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Trump Administration Ends Protections For Migrants With Life-Threatening Illnesses

Citizenship and Immigration Services sent letters to immigrant families receiving medical care in Massachusetts warning them they would be deported if they don't leave the country in 33 days. Similar letters have been sent to immigrants in North Carolina, California, and other states. (Photo: Pixabay)
Citizenship and Immigration Services sent letters to immigrant families receiving medical care in Massachusetts warning them they would be deported if they don't leave the country in 33 days. Similar letters have been sent to immigrants in North Carolina, California, and other states. (Photo: Pixabay)

“Can anyone imagine the government ordering you to disconnect your child from life-saving care — to pull them from a hospital bed — knowing that it will cost them their lives?”

The Trump administration has ended a policy that allows migrants to temporarily stay in the United States while receiving treatment for life-threatening illnesses, according to reports from the Associated Press and NPR affiliate WBUR.

The immigrants facing deportation from the sudden policy change include children “fighting cancer, HIV, cerebral palsy, muscular dystrophy, epilepsy and other serious conditions,” Anthony Marino, head of immigration legal services at the Irish International Immigrant Center, told the Associated Press.

Earlier this month, Citizenship and Immigration Services sent letters to immigrant families receiving medical care in Massachusetts warning them they would be deported if they don’t leave the country in 33 days. Similar letters have been sent to immigrants in North Carolina, California, and other states.

Mariela Sanchez, a native of Honduras, told AP that her 16-year-old son Jonathan would die if deported. Jonathan has cystic fibrosis, a hereditary disease with no cure that affects the respiratory and digestive systems. His sister died of the same illness in Honduras after doctors failed to treat it.

“He would be dead,” if her family had remained in Honduras, Sanchez said of her son. “I have panic attacks over this every day.”

Requests for temporary permission to stay and receive medical treatment will now be considered by Immigration and Customs Enforcement (ICE).

Many critics denounced the Trump administration’s move as unnecessarily cruel. Boston Mayor Marty Walsh called the decision “absurd and inhumane.”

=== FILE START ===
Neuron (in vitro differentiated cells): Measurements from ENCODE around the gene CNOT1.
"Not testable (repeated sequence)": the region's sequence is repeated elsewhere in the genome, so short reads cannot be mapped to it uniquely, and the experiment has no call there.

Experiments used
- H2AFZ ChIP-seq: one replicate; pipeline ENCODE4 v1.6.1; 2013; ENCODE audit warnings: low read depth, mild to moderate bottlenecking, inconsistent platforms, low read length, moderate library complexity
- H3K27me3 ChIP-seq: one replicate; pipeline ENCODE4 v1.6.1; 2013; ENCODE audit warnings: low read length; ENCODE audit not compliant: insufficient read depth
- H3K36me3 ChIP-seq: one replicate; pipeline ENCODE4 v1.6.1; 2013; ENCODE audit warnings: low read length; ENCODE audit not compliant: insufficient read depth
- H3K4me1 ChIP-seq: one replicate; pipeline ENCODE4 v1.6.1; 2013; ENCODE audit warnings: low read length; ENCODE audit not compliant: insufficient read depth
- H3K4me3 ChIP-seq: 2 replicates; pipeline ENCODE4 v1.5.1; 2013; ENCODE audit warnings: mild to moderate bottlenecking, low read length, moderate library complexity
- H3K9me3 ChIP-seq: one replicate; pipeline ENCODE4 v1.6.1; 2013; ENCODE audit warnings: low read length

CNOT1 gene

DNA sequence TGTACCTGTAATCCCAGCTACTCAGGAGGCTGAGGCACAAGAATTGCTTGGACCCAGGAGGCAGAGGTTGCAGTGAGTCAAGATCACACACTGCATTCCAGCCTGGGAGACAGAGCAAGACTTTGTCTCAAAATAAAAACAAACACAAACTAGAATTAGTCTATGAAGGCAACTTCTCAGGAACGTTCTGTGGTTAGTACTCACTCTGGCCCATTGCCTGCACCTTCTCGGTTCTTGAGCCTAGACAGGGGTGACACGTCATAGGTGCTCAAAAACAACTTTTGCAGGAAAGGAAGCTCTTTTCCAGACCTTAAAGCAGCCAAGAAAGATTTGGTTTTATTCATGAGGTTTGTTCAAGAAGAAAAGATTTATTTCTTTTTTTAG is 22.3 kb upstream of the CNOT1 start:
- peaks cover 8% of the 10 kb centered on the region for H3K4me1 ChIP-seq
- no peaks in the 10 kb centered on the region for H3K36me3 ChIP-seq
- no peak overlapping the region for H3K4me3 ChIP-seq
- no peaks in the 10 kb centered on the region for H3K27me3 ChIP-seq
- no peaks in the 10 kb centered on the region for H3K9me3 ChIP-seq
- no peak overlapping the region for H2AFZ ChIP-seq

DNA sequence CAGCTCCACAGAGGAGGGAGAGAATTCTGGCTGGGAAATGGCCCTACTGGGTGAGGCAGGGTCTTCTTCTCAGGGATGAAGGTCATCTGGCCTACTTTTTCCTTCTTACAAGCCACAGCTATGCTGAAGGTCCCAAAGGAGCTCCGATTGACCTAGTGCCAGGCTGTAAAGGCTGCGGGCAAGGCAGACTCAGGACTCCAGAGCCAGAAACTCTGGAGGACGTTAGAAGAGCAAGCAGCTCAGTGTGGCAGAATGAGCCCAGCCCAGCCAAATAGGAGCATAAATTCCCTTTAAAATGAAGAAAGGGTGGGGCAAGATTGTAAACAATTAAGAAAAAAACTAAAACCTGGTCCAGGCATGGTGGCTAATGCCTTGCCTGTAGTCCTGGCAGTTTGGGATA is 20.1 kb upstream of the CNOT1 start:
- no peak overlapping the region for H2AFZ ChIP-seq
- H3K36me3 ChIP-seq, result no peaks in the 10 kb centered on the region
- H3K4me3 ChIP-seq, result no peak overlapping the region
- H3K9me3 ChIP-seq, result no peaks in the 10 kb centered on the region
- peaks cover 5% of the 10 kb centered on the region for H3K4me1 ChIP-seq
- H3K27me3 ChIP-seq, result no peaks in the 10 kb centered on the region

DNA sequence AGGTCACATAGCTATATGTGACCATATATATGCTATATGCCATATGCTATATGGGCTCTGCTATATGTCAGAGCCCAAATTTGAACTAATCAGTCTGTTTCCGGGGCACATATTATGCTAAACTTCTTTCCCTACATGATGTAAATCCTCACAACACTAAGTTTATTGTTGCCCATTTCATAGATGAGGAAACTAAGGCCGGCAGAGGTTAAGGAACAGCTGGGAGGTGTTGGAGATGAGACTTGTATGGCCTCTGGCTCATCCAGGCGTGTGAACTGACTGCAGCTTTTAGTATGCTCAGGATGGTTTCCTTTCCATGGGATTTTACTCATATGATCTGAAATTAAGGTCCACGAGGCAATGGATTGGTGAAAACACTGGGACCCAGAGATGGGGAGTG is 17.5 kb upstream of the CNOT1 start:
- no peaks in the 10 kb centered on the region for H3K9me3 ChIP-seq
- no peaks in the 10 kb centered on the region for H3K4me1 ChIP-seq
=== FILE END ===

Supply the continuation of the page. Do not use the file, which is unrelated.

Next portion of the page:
“They’re not coming for a free ride. They’re coming to save their children,” Joe Chabot, a director at the Dana-Farber/Boston Children’s Cancer and Blood Disorders Center, told AP.

“Can anyone imagine the government ordering you to disconnect your child from life-saving care — to pull them from a hospital bed — knowing that it will cost them their lives?” Marino told AP.

Senator Ed Markey condemned the Trump administration’s newest decision in a press conference Monday, saying the move will “terrorize sick kids with cancer who are literally fighting for their lives.”

“This is a new low,” Democratic Sen. Ed Markey said. “Donald Trump is literally deporting kids with cancer.”

The American Civil Liberties Union (ACLU) pledged to fight the policy change in court.

“We will take this fight to the courts,” said Carol Rose, executive director of ACLU Massachusetts. “Lawyers are analyzing options right now.”

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Peter Castagno

Peter Castagno is a freelance writer with a Master’s degree in International Conflict Resolution. He has traveled throughout the Middle East and Latin America to gain firsthand insight in some of the world’s most troubled areas, and he plans on publishing his first book in 2019.

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2 Comments

  1. Brian Ho August 28, 2019

    You want to help, please sell your house to help them but do not use my tax money.
    I even don’t have money in the old age to fix my health issues.
    I need government to help me when I get old for my health as every one will face health problems in the old age.

    Reply
  2. Gene Ralno August 29, 2019

    Why would anyone with more brain cells than teeth object to this decision. It’s absurd to expect taxpayers to fund resident or illegal alien needs, regardless of what they are. We all feel bad when someone is dying, even if they are foreign nationals. But to simply give them money because they’re not from the U.S. is totally absurd.

    Reply

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